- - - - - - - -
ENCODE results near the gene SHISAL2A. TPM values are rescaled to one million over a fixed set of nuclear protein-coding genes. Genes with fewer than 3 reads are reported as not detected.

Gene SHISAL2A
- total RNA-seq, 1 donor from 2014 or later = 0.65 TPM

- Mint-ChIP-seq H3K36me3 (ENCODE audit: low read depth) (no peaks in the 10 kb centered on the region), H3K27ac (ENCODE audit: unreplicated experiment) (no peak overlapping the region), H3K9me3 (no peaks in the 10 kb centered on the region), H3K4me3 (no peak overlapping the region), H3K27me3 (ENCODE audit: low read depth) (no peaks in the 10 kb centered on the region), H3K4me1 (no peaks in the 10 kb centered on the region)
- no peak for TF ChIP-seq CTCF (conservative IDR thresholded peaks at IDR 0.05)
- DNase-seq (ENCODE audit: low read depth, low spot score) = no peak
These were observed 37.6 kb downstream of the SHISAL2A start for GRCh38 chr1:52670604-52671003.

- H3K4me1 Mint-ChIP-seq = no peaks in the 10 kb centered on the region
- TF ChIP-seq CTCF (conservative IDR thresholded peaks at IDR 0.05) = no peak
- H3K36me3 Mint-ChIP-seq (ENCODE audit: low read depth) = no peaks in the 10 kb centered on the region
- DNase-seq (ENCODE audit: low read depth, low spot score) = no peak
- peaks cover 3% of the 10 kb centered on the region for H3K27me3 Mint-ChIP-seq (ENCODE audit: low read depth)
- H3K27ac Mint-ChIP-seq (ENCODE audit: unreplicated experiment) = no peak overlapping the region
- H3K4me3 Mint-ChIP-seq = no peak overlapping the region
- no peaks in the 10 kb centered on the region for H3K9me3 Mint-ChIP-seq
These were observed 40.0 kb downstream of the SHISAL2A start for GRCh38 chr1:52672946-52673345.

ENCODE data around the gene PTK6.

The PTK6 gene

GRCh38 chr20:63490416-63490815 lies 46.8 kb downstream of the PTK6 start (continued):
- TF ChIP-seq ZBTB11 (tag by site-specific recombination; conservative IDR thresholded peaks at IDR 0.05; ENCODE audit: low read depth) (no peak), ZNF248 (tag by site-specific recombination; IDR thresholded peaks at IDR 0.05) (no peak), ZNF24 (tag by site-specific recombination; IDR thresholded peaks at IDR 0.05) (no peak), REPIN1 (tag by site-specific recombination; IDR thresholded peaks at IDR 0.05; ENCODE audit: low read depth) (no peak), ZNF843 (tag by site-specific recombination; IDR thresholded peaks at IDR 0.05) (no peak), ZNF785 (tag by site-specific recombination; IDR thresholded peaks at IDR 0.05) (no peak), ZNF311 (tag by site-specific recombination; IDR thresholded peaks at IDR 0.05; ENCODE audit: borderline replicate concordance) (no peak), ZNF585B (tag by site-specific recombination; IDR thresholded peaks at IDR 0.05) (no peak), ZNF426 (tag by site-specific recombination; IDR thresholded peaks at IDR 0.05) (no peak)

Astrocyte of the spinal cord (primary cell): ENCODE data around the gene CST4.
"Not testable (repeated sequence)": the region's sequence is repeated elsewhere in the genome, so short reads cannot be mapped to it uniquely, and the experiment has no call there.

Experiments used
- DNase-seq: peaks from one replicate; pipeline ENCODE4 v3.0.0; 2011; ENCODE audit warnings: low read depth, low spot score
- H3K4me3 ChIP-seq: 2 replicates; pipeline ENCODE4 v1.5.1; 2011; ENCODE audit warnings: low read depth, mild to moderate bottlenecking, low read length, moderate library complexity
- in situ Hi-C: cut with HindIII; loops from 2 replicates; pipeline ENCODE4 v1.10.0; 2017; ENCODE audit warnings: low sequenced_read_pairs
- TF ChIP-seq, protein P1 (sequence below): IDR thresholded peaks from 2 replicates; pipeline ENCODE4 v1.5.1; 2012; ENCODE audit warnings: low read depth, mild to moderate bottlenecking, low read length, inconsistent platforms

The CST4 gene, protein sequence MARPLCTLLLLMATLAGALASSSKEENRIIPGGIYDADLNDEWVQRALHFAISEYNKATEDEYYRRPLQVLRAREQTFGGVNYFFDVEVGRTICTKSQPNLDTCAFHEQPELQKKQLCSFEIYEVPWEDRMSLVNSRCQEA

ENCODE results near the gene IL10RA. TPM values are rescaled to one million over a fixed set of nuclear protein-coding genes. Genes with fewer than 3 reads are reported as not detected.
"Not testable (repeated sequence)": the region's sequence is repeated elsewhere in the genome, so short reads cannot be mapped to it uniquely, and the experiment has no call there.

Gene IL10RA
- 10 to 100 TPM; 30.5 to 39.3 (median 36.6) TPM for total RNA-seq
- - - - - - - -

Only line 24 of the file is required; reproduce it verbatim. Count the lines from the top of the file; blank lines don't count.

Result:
- DNase-seq: peaks from one replicate; pipeline ENCODE4 v3.0.0; 2011; ENCODE audit warnings: low read depth, low spot score